Sunday, July 27, 2008

Dinner Table Talk

Question : Mr. Tomkiel,

Your Social Security Benefits Handbook has generated some interesting conversations at our dinner table. The father of my wife's cousin died when his daughter was 2 1/2 years old. If I correctly understand Section 404.3 on page 81, The application for Survivors' Benefits for that daughter "usually should be filed within six months of the date of death." Her mother was unaware that her daughter might have been eligible for benefits, so has not applied for benefits. The daughter is currently more than 40 years old. Is there any possibility of collecting any of the monies that probably would have been paid many years ago if an application had been submitted, or have benefits been lost due to the elapsed time?

I look forward to your response.

Jack from New York State

Answer: Sorry, but the six-month limitation applies. The time has long passed to apply for those benefits. But it never hurts to ask. I must say though that I am flattered that my book has generated dinner table conversation at your house!

Caregiver Benefits

Question: My parents are 80 and 85 years of age. I have recently had to consider moving in with my parents to become a full time caregiver as their health has declined very rapidly in the last two months. My parents’ doctors are aware that they are not capable of living alone. In a case such as this, are there any provisions given for caregivers as I need to work full time and will have to give up any outside employment. Other than my plan to take care of them, the only other option would be nursing homes. Thank you for this consideration.

Brenda from Kentucky

Answer: Sorry Brenda, there are no such provisions under Social Security.

I don’t know if they would qualify, and apparently it is a very difficult and time-consuming process, but your parents may qualify for some cash assistance from the Veteran’s Administration to help cover the cost of home care attendants. This program is called Aid & Attendance benefits. To be eligible, a veteran must have at least 1 day of wartime service, and the assets, not counting a home and a car, must be under $80,000. There are also income restrictions, but the cost of medical and health care assistance is deducted from income. Before contacting the VA, see the very helpful website VeteranAid.Org.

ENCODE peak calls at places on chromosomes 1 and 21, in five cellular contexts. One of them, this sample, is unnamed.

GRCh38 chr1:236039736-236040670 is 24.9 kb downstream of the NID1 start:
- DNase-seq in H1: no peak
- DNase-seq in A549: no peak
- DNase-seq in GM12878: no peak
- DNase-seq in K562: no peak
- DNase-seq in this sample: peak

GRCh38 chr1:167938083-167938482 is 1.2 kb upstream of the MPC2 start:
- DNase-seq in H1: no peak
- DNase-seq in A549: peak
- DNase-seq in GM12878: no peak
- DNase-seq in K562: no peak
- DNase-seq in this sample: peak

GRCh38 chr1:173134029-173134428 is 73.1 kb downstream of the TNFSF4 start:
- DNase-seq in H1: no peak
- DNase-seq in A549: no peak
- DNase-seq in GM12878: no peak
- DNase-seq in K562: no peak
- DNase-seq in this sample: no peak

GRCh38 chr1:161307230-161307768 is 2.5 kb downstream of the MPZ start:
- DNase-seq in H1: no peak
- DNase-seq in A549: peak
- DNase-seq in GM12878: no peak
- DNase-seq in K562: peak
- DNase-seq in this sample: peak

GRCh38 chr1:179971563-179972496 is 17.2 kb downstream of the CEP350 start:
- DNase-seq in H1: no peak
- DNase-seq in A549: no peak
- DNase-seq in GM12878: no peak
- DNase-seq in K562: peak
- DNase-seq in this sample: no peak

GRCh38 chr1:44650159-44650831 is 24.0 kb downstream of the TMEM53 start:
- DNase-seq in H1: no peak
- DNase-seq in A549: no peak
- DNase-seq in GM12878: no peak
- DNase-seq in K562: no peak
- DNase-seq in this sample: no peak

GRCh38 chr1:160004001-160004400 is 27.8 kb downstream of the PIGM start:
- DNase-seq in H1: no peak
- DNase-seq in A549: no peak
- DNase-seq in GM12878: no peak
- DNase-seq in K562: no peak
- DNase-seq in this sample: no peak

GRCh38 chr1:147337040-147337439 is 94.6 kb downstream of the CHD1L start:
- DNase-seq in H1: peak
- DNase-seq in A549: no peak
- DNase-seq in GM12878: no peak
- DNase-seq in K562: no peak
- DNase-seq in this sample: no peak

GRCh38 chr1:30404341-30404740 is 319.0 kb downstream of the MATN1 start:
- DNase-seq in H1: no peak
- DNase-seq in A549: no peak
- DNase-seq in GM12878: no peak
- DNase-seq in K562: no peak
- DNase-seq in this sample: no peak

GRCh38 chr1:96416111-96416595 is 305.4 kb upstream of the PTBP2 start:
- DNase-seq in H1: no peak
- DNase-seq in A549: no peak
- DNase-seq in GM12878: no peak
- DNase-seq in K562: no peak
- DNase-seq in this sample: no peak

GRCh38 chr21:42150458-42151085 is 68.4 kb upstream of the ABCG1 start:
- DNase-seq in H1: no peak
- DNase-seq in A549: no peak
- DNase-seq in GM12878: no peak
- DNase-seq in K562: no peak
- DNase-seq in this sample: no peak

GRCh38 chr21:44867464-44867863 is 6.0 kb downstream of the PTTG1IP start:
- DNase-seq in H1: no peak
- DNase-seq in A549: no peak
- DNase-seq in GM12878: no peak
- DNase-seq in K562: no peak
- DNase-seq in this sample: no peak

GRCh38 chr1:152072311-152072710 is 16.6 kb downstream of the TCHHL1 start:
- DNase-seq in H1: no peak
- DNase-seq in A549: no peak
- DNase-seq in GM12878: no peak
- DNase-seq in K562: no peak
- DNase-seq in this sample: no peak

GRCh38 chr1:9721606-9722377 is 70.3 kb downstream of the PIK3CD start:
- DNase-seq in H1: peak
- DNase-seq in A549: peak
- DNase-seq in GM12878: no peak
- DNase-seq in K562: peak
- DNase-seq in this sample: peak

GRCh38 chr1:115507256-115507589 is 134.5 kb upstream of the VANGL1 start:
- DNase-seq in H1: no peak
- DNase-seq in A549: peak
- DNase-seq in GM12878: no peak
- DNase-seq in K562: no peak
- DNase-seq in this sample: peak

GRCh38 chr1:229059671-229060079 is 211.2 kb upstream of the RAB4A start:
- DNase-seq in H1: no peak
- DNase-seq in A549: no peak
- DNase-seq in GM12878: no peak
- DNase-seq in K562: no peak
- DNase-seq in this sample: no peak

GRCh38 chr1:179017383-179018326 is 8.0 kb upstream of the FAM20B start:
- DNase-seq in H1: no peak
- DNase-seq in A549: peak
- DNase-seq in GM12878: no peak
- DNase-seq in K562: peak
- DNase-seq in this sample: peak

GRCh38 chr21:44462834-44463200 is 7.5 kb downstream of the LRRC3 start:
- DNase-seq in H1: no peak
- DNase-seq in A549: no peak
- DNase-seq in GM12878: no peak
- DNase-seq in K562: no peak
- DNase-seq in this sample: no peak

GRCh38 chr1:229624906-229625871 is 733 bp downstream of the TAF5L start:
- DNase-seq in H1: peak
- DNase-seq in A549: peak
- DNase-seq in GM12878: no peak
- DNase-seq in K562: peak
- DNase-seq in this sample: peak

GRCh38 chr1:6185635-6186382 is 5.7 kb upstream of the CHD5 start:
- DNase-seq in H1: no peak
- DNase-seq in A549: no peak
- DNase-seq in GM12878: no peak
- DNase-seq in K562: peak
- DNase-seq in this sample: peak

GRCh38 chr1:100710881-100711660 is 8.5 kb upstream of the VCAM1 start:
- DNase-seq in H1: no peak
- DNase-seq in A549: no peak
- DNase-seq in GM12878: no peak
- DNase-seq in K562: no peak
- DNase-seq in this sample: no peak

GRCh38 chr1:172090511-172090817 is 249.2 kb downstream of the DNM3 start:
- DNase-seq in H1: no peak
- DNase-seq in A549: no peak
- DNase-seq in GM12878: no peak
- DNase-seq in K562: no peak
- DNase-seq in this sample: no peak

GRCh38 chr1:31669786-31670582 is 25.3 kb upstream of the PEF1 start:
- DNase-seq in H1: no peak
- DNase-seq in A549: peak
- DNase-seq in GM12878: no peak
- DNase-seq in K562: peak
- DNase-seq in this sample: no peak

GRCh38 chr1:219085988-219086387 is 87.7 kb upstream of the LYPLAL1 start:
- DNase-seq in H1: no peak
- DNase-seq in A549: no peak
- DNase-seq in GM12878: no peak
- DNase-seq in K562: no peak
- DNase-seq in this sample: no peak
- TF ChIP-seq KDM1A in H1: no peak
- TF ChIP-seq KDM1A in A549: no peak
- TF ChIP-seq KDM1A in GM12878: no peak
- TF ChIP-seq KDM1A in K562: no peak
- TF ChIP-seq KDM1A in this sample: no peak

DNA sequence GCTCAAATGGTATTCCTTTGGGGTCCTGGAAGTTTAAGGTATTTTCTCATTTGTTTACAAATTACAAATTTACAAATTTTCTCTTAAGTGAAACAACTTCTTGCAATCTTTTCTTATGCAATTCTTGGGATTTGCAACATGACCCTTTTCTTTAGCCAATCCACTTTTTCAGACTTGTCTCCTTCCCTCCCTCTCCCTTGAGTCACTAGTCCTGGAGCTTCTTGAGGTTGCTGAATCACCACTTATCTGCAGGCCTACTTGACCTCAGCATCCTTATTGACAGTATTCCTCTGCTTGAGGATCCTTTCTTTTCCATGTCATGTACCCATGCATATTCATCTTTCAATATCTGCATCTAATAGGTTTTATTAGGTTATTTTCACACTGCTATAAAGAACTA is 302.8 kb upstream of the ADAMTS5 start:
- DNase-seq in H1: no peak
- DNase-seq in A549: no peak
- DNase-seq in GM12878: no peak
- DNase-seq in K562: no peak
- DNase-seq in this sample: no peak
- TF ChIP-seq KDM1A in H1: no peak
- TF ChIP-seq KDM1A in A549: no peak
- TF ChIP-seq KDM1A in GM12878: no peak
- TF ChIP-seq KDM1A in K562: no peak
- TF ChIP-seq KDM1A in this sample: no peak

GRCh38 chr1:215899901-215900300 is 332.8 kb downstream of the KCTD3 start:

Sunday, July 6, 2008

Earnings At Age 69

I would appreciate your reply to my question, for I do not wish to break any laws and forfeit my social security benefits. I am a 69-year old small business owner, currently working in my business. Beginning September 2004, I receive $650 per month social security money. Because of the economy, I am considering applying for a part-time job which will pay me $500 per month. If I accept this job, will I be required to forfeit my social security earning? How much, if any, over my monthly $650 benefit may I earn? Please reply.

Thank you,

Erma from California

Don’t worry Erma. Good news! You can earn as much as you are able without any SS penalty because, at 69 you are well over Full Retirement Age. Earnings have no effect on your benefits at your age so go ahead and take that job. You will not forfeit even 1 cent of your social security benefits. I sincerely hope that all goes well for you, and your business picks up too, God willing.

Friday, July 4, 2008

Vacation Pay & Waiting Till 66

I am planning to retire on August 1, 2008. I am 64 yrs old and not planning to collect social security benefits for another 2 yrs. If I get paid in lieu of my unused vacation time, would it affect my social security payments?
Jitendre from New Jersey

Unused vacation time is counted as earnings, but there are limits on this for purposes of the “retirement test.” Any payments made on account of retirement are counted as earnings in the month last worked, unless they are earned in a prior year, in which case that portion of the vacation pay attributable to the prior year does not count in the current year’s earnings for “retirement test” purposes. If you don’t plan to apply for benefits until 2010, the 2008 earnings will have no effect for the “retirement test” in 2010. If the unused vacation time is paid out to you after you retire this year, and you have accumulated so much time that it extends into 2010, it still doesn’t affect 2010 benefits.

In fact, no matter how high your 2008 earnings, you could collect reduced retirement benefits for August through December. Because your earnings in these months will be under the monthly limit of $1,130 applicable to you this year, benefits for these months cannot be withheld. These are called “non-service” months. I discuss this in Chapter 8, Social Security Benefits Handbook. Click on the link and scroll down to Section 804, The Monthly Earnings Test.

But Jitendre, your plan to wait till age 66 to collect benefits even though you are retiring now may not be in your best interest. The only reason to forego benefits now would be to get an unreduced benefit at age 66. As I have discussed in an article which was published on the Basil & Spice blog, this may not pay off for you. You may read my article that was posted on April 20, 2008. Click the title "Social Security Benefits, Now Or Later?"